Agilent to Acquire Scientific Software for Undisclosed Amount
Agilent Technologies said last week that it plans to acquire chromatographic informatics company Scientific Software for an undisclosed sum.
Through the acquisition, Agilent said it aims to marry its analytical instrumentation, data systems, and services with SSI's chromatographic data systems and informatics. The deal would give Agilent one of the largest installed bases of chromatographic data systems SSI has more than 120,000 installations and a broad portfolio of laboratory informatics software in the life science and chemical industries, Agilent said.
SSI had annual sales of more than $18 million in 2004. Based in Pleasanton, Calif., the company employs about 80 people, most of whom are expected to join Agilent, the company said.
SSI's products include OpenLab, a web-based software framework that links chromatography data systems with enterprise content management and business process management; and EZChrom Elite, a chromatography data system with more than 60,000 licenses installed and the ability to control more than 290 instruments from 26 vendors.
Agilent has been the exclusive distributor of SSI's Enterprise Content Manager software since July 2004, and is currently using the technology in-house. An Agilent spokesperson said the unit expects to "expand the application" of this technology within the business group.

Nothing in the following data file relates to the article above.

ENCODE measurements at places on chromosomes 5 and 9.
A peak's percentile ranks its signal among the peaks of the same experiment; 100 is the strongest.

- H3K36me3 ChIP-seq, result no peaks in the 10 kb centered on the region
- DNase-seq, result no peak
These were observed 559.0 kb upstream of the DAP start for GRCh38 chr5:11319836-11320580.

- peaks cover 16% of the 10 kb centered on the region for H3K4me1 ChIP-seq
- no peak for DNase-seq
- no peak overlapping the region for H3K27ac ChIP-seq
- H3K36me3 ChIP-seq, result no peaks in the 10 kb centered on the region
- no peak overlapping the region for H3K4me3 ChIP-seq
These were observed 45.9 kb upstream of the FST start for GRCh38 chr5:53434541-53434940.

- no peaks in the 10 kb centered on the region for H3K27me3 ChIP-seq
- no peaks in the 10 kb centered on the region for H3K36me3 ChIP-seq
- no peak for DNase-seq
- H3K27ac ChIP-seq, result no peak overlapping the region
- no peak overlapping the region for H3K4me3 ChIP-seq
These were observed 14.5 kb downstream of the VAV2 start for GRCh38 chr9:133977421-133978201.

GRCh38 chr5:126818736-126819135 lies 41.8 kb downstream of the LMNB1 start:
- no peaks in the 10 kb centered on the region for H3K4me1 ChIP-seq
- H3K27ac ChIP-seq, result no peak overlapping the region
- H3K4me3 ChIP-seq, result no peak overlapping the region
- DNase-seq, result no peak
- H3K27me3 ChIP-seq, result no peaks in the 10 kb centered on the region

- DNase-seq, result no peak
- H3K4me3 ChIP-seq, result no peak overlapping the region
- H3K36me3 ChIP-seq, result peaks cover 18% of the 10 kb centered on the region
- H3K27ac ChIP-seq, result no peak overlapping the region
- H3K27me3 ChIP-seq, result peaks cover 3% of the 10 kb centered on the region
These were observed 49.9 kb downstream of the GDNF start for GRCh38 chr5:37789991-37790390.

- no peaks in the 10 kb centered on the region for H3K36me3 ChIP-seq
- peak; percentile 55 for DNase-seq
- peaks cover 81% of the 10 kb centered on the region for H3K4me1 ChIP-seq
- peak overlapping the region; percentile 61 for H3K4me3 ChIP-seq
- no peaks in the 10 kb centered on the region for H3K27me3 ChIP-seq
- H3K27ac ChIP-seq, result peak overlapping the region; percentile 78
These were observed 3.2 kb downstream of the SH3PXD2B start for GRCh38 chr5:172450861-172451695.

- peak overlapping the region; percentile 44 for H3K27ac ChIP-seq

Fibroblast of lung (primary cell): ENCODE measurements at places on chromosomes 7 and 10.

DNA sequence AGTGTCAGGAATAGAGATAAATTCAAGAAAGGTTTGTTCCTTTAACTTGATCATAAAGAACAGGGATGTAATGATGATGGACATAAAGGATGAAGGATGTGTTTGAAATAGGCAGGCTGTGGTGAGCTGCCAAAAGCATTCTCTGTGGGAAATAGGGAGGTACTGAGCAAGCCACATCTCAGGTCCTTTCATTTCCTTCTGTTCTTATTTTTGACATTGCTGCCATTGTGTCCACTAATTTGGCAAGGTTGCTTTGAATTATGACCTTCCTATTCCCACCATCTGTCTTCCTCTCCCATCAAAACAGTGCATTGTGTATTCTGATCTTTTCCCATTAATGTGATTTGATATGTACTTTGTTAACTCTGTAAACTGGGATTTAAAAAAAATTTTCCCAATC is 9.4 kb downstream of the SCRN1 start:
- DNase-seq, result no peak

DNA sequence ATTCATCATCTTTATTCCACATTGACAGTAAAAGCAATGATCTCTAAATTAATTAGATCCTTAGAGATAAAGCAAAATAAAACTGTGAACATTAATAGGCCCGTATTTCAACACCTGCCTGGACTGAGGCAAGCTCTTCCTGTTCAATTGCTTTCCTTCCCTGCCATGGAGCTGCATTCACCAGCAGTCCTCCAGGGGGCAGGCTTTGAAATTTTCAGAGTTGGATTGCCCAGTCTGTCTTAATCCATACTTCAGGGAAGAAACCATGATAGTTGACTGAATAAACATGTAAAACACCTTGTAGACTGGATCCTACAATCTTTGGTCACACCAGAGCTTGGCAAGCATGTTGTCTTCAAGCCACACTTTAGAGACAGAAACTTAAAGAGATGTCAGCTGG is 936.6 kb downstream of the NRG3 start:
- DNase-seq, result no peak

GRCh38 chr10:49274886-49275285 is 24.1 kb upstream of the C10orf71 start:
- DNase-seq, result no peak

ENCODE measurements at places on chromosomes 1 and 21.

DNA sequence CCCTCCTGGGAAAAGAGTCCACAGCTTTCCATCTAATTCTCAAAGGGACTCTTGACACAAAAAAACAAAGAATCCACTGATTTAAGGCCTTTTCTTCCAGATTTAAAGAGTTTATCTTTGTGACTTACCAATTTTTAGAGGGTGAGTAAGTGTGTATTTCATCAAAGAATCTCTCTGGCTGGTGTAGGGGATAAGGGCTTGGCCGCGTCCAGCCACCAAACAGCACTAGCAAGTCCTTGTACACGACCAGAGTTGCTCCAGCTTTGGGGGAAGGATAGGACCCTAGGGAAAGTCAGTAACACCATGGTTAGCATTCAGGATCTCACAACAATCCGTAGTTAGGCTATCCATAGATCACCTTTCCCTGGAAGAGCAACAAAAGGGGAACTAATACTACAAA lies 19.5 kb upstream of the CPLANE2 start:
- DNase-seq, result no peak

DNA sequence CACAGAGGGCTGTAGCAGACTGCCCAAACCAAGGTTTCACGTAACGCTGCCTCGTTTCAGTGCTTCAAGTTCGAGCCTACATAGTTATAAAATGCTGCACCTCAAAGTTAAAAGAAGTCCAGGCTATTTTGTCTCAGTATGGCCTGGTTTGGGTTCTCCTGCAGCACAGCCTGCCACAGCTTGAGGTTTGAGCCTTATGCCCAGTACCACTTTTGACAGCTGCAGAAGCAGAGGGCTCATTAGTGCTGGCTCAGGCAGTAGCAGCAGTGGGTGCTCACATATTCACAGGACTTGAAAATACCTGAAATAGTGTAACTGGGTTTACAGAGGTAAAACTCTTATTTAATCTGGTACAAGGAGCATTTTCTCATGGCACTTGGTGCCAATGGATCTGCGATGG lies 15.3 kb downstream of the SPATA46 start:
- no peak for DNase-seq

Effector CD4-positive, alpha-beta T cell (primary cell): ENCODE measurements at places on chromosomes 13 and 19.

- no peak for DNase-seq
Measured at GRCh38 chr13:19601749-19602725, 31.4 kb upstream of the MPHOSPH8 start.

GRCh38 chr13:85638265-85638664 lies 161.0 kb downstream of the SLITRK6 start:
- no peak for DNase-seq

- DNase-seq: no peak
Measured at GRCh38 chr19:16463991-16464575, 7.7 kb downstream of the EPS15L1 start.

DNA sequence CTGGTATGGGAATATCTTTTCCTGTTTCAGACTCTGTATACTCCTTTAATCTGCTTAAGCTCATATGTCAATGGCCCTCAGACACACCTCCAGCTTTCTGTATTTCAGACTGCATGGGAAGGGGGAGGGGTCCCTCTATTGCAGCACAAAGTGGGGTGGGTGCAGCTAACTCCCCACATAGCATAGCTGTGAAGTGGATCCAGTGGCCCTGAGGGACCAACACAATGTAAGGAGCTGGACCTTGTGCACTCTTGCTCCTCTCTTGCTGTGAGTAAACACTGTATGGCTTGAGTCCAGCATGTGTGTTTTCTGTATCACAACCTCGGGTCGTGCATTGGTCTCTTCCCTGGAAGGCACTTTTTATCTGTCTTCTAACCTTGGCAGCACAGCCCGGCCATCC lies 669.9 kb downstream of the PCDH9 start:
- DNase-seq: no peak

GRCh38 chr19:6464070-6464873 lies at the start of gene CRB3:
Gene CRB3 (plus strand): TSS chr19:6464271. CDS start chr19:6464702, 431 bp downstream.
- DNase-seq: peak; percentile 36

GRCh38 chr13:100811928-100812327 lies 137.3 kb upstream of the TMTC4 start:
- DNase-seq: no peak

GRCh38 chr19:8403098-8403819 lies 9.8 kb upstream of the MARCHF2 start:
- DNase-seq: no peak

More broadly, Agilent said that following the acquisition it plans to "continue development and support of each of these product lines with a commitment to open systems, industry standards, and interoperability with other instrument hardware and software providers." Agilent also plans to support and enhance SSI Instrument's OEM partnerships, the company said.
Agilent did not say when it expects the acquisition to close, but the spokesperson said it will likely take one month.
Biomax, Softberry Partner on Sequence Analysis Package
Biomax and Softberry said last week that they will work together to integrate "a wide array" of Softberry's genome analysis programs into Biomax' Pedant-Pro sequence analysis suite and BioRS integration platform.
Further details of the collaboration were not provided.
SDSC Installs Supercomputer for Phylogenetics
The San Diego Supercomputer Center has installed a new cluster designed for phylogenetic research.
The 16-node, 8-way Fusion A8 by Western Scientific includes 128 Opteron processors each with 4 GB memory, for a total of 0.5 TB memory.
The cluster was purchased with a grant from the National Science Foundation in support of the CyberInfrastructure for Phylogenetic Research (CIPRes) project, a collaboration of biologists, computer scientists, statisticians and mathematicians at 19 institutions.
"The goal of the CIPRes project is to push the size limits of phylogenetic reconstruction from evolutionary trees of 100 to 1,000 species to 100,000 species and more," said SDSC project leader Mark Miller in a statement.
Researchers will be able to access the cluster through an allocation process. Details on obtaining access will be posted on the CIPRes website (http://www.phylo.org/) on Sept. 1.
Blueprint Signs Curation Agreement with Blackwell, Adds E. coli Data to BIND